The first comic to show Captain Marvel, Whiz Comics #2, sold 500,000 copies. For perspective, that is more than the March 2016 sales of Batman, Superman, Amazing Spiderman, Extraordinary X-Men, and Mighty Thor put together. When comics are popular. And the national population is three times larger. At his height of popularity Captain Marvel was selling 1.8 million comics every 2 weeks.
  One comics historian thinks for at least one month Captain Marvel was outselling every other comic put together.
  Captain Marvel had a huge impact on Superman, too. As many know, at first Superman could only leap great distances. He flew a little in 1941 (which was a one-off) and didn't regularly fly until 1943 and then only because he flew in the famous Cartoons! In contrast Captain Marvel was flying, and routinely, by issue #5 in 1940. With the Wisdom of Solomon Captain Marvel could solve math equations instantly, build complex machines, etc., all decades before Silver Age Superman did similar things. Captain Marvel, jr., a teen version of Cap, beat Superboy by 4 years and Mary Marvel, the girl version, beat Supergirl by 13 years.
  But one of the most important influences Captain Marvel had on Superman was tone and morality.

  Early Superman tales were fairly dark - domestic violence, corrupt politicians, war profiteers, etc. were all common. And while Captain Marvel fought things like the ruler of a pre-human civilization or a villain empowered by evil the stories were whimsical and designed to appeal to children, as well. The shift in tone of Superman was a direct reaction to how the lighter tone of Captain Marvel sold so much better.

  But the most profound shift may have been in tone. Early superman was truly a vigilante: he beat men unconscious, he tricked villains into turning death rays upon their allies or themselves; in at least one instance he flat-out did his best to murder the Ultra-Humanite.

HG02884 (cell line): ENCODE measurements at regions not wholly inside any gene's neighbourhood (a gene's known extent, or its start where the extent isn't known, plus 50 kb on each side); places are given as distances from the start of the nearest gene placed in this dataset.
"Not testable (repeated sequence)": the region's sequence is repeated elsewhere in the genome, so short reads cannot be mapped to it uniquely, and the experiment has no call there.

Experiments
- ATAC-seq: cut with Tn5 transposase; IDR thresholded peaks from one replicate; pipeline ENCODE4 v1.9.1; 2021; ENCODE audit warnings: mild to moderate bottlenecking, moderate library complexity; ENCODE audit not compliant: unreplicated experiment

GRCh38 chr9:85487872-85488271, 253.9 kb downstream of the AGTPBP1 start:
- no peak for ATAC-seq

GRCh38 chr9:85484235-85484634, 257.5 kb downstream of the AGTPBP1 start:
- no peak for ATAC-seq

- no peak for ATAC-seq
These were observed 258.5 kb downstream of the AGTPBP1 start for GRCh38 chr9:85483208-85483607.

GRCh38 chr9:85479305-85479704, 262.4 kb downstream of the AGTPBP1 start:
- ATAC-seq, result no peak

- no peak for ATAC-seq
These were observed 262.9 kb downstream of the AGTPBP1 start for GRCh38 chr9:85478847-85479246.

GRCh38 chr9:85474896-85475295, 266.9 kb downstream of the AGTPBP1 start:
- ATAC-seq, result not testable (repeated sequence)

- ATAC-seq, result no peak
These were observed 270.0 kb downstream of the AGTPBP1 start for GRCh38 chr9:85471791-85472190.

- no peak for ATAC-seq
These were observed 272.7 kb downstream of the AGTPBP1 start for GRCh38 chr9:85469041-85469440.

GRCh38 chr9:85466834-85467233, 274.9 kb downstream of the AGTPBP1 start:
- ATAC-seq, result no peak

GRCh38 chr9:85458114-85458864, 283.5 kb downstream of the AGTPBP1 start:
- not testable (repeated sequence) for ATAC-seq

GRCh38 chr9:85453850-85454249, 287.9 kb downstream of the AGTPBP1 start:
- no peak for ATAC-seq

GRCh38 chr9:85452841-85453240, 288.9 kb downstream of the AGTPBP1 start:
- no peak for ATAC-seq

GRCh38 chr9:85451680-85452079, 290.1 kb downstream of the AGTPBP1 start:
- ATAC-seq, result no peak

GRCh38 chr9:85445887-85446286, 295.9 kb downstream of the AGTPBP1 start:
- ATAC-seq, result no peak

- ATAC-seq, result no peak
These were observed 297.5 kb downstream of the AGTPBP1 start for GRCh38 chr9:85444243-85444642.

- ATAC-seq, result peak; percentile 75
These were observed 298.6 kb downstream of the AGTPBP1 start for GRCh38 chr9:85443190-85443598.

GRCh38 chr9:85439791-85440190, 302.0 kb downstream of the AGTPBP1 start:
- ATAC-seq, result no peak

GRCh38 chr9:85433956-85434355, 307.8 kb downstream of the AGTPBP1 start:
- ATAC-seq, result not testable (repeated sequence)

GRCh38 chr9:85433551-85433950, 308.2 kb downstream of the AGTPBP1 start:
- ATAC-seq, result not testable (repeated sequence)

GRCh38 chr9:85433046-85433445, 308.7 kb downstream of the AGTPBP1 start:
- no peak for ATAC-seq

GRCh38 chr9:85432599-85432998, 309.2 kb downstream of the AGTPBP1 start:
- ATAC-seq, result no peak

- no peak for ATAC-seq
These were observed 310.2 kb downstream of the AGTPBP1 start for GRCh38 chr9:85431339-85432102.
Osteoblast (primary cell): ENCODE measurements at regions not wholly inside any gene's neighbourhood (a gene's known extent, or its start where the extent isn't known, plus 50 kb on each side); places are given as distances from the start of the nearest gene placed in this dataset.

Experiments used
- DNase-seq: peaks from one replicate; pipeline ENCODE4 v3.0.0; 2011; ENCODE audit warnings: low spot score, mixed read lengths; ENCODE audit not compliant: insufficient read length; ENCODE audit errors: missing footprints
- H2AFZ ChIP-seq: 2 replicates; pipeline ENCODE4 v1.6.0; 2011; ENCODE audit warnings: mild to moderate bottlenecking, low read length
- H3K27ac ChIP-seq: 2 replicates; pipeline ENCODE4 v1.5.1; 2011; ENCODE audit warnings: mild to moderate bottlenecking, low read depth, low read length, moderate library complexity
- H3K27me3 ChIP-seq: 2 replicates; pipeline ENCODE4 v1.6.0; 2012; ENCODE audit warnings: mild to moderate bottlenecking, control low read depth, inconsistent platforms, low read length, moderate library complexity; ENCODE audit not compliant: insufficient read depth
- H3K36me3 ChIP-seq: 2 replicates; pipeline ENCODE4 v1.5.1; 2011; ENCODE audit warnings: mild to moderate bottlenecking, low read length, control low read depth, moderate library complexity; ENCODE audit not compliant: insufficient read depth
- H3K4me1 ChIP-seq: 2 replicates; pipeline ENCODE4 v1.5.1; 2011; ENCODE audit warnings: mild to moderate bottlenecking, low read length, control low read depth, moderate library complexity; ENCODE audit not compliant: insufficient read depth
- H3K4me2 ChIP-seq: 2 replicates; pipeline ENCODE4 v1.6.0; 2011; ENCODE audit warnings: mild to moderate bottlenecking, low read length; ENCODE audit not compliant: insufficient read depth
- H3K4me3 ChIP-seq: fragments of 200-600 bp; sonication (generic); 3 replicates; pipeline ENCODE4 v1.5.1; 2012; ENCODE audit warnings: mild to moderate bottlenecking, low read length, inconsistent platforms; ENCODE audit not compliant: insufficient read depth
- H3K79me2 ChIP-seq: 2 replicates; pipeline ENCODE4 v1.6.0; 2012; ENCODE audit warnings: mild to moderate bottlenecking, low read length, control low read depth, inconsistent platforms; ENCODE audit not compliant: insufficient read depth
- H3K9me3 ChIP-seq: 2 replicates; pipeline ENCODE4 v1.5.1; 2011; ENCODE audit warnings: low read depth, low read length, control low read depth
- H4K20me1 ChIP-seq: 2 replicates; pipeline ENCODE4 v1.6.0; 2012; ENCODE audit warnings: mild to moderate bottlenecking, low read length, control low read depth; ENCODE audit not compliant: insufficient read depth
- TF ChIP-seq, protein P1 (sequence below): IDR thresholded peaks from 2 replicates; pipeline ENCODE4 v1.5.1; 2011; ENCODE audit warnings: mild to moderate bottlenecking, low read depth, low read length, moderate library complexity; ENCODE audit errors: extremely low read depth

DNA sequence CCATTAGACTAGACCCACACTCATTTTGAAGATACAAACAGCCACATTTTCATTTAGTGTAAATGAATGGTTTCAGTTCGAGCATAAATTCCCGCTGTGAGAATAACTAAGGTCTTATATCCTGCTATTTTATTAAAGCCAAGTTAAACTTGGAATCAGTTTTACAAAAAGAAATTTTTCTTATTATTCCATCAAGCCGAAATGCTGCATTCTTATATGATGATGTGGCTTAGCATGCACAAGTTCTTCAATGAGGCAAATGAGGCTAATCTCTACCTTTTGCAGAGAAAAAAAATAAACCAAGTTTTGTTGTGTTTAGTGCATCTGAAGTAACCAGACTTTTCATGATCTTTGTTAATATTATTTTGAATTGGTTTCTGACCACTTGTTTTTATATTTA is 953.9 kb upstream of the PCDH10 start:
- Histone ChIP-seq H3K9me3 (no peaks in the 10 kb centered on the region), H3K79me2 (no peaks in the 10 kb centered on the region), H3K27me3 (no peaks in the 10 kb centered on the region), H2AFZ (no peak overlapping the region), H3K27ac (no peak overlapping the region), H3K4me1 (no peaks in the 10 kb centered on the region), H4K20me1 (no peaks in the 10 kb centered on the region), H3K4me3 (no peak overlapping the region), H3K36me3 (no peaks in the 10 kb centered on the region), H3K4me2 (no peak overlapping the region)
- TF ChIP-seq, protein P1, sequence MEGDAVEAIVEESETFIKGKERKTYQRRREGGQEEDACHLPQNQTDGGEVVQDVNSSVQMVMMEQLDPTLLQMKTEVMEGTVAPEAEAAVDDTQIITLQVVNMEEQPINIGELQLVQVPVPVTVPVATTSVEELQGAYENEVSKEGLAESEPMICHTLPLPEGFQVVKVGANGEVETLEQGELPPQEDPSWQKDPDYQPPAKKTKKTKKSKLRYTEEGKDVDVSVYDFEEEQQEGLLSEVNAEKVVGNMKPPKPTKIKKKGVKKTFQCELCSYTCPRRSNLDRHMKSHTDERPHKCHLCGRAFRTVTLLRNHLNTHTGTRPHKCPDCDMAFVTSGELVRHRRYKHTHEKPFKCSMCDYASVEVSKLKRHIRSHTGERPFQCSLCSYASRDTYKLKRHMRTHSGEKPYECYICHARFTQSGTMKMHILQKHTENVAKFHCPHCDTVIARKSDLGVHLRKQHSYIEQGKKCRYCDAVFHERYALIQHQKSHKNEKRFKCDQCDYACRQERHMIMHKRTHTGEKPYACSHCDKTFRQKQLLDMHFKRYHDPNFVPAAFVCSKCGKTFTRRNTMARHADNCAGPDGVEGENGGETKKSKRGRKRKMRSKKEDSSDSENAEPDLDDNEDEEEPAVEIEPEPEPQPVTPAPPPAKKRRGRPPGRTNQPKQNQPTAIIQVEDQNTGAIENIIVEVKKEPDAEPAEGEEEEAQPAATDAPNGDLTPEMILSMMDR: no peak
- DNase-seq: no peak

Not the Big Blue Boy Scout we are all used to, is it?
  The reality is that Captain Marvel was a model of morality with his opposition to immorality and his championing of morality part and parcel of his origin and his characterization.

  This morality, and the Wisdom of Solomon, meant that Captain Marvel's morality was always positive and clear. This was so much more popular with readers that Superman became the 'Boy Scout' in imitation of Captain Marvel.

  While Jeff Smith's Shazam!:The Monster Society of Evil nails the tone and outlook of original Captain Marvel (remember, kids - the world is saved because Billy Batson is a good, kind little boy!) far too often contemporary writers seem to flat-out not grasp the concept of Captain Marvel. Geoff Johns made Billy Batson selfish and mean; in Justice League: War they made Billy a thief and Captain Marvel a juvenile buffoon; etc.

  This is a shame: as Smith proved in S!tMSoE, an accurate version of the Marvel family is simply good comics and can attract a lot of readers. It seems that this is filtering into many more peoples' awareness and, hopefully, we can get more great Captain Marvel goodness in the future!